12th September, 2011, House of Commons
Mr Edward Leigh (Gainsborough) (Con): If there is one class of people more unpopular than MPs, it is bankers—and I know where all the populist pressure is coming from. However, regulators do not create wealth; they stifle it. Does my right hon. Friend acknowledge that we have to live in the real world and that London’s pre-eminent position is based on the fact that we have the lightest regulatory regime in Europe? Will he undertake to preserve that for the sake of our wealth creation and not kill the goose that lays the golden egg?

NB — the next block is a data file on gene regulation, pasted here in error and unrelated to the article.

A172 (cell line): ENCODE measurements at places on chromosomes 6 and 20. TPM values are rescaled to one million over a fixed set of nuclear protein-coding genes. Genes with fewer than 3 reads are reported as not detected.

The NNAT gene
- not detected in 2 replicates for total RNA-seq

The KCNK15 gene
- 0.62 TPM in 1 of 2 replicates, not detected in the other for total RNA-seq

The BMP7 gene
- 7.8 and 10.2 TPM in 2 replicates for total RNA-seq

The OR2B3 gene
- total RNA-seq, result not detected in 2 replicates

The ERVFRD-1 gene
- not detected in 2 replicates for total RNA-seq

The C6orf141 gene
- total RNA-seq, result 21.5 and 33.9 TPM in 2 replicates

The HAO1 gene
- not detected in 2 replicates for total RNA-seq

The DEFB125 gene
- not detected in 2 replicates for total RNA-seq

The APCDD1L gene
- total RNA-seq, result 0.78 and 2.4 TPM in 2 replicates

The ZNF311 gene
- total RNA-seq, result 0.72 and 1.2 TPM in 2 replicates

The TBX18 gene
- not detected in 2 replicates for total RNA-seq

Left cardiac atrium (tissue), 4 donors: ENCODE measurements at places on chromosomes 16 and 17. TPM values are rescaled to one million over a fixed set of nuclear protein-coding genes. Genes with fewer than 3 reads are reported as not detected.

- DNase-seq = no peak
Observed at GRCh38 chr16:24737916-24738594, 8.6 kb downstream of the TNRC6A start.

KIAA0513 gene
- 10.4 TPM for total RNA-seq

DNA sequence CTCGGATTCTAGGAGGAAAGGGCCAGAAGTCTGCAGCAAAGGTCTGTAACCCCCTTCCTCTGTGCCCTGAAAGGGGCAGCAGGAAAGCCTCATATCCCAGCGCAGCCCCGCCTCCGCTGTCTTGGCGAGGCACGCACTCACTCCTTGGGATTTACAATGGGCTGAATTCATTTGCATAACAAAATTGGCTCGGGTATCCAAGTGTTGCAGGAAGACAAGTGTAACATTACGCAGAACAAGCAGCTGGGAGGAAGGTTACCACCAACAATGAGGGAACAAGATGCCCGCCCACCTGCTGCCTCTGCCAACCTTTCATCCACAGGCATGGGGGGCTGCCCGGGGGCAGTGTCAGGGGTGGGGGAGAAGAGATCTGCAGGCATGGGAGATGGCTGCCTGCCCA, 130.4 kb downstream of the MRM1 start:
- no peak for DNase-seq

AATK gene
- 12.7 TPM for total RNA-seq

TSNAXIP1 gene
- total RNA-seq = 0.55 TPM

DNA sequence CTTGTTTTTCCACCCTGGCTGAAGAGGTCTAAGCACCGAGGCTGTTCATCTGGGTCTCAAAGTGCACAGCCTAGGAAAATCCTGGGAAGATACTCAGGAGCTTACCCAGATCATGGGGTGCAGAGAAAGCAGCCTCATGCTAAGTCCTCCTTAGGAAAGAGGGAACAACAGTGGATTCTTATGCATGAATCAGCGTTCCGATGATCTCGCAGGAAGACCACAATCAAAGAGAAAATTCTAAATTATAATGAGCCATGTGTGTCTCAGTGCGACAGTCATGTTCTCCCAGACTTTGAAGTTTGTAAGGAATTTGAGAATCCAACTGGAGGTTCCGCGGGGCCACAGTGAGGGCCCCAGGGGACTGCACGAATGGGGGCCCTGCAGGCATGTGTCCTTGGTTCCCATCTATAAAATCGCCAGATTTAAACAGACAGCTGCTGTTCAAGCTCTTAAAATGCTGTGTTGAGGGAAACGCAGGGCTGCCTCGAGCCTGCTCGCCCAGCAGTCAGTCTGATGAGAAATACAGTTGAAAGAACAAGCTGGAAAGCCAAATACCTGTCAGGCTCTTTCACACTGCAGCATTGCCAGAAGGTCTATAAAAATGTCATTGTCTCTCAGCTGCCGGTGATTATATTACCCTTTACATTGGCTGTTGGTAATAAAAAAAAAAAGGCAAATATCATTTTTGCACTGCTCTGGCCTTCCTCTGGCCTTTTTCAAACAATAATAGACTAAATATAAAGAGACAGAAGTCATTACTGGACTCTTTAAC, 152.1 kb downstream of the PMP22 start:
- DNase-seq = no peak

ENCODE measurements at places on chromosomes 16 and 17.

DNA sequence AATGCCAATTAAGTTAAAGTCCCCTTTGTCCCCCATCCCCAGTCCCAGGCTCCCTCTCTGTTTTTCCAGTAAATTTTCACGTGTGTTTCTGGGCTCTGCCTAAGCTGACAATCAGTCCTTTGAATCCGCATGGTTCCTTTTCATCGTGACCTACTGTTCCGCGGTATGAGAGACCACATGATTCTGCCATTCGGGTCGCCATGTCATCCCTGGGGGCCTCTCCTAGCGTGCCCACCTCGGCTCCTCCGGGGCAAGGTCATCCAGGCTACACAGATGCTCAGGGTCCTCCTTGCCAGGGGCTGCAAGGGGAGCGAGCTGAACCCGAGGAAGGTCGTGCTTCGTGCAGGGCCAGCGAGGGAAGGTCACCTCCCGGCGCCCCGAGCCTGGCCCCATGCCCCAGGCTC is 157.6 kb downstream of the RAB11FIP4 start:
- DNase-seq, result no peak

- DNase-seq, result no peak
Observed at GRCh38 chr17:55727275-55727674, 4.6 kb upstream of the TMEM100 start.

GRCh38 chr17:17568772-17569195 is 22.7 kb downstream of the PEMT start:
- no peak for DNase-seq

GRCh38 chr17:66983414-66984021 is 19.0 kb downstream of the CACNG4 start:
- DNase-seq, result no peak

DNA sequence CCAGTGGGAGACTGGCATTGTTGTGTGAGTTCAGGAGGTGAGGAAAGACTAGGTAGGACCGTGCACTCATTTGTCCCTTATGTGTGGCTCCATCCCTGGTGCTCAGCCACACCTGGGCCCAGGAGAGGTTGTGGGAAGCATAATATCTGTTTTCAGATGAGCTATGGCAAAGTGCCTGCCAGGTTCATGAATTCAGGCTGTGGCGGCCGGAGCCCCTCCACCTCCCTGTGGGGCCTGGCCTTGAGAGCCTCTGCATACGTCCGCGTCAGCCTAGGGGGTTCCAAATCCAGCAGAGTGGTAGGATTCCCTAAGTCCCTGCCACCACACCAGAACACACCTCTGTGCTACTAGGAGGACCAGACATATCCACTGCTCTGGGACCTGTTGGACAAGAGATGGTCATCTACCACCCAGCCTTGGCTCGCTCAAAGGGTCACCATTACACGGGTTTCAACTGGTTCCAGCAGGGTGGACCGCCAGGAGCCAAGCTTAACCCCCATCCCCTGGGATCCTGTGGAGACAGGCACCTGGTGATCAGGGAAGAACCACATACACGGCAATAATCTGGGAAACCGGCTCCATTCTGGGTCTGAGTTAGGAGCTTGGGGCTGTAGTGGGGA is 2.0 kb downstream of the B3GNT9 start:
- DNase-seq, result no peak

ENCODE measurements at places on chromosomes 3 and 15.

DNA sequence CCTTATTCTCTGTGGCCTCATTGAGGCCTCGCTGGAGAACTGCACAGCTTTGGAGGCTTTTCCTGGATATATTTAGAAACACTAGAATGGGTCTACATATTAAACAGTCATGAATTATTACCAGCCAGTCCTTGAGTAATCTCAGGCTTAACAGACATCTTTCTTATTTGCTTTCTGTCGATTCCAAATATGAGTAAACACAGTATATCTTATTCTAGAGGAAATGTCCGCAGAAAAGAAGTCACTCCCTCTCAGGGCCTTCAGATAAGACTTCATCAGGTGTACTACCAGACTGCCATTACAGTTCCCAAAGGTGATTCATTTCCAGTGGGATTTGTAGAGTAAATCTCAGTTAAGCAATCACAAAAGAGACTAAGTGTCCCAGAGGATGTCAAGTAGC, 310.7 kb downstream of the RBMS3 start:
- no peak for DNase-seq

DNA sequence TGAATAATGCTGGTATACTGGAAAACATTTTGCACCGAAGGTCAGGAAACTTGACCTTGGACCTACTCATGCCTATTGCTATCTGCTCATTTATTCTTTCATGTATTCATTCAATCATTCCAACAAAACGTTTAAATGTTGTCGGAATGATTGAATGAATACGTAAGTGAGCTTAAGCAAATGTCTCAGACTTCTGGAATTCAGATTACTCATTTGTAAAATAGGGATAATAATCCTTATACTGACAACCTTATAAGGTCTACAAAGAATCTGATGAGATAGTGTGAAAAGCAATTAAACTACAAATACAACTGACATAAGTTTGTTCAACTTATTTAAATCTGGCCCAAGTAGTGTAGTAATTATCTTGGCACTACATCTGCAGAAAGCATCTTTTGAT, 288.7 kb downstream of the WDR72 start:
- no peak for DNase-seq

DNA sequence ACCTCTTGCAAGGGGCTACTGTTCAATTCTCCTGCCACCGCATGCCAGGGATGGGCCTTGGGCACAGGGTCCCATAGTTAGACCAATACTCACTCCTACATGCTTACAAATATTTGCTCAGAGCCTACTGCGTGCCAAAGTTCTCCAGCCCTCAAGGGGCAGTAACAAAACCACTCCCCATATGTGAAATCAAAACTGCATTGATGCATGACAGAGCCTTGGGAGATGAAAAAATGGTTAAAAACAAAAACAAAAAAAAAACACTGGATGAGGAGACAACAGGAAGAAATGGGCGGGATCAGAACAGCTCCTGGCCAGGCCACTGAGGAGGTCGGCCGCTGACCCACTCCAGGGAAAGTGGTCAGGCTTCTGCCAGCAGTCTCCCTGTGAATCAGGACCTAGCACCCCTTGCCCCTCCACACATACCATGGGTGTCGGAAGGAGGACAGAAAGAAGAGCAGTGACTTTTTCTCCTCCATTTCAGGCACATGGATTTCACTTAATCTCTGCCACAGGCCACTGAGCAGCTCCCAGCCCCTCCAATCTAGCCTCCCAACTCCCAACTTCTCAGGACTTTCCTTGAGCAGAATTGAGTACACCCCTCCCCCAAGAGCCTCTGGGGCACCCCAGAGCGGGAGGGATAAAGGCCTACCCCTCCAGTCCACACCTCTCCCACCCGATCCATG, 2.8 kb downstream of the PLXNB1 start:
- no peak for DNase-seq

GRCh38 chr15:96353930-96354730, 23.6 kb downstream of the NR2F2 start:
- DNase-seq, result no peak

Mr Osborne: Well, it was not much of a golden egg, unfortunately, in recent years. It is important for this country that London, Edinburgh and other centres remain globally competitive and that London remains the pre-eminent global centre for finance. Some of the changes taking place in the City, such as the one I mentioned, involving trying to develop an offshore renminbi market, are all part of London being a competitive place to do business. However, being a competitive place in which to do financial services does not mean that there has to be a huge taxpayer subsidy for universal banks and their retail banking arms in the UK. John Vickers explicitly deals with the competition issue. People might have expected him to come to a different conclusion on this, but one of the interesting things he said was that we should not impose additional capital-to-equity ratios on investment banks, precisely because he does not want us to make them internationally uncompetitive.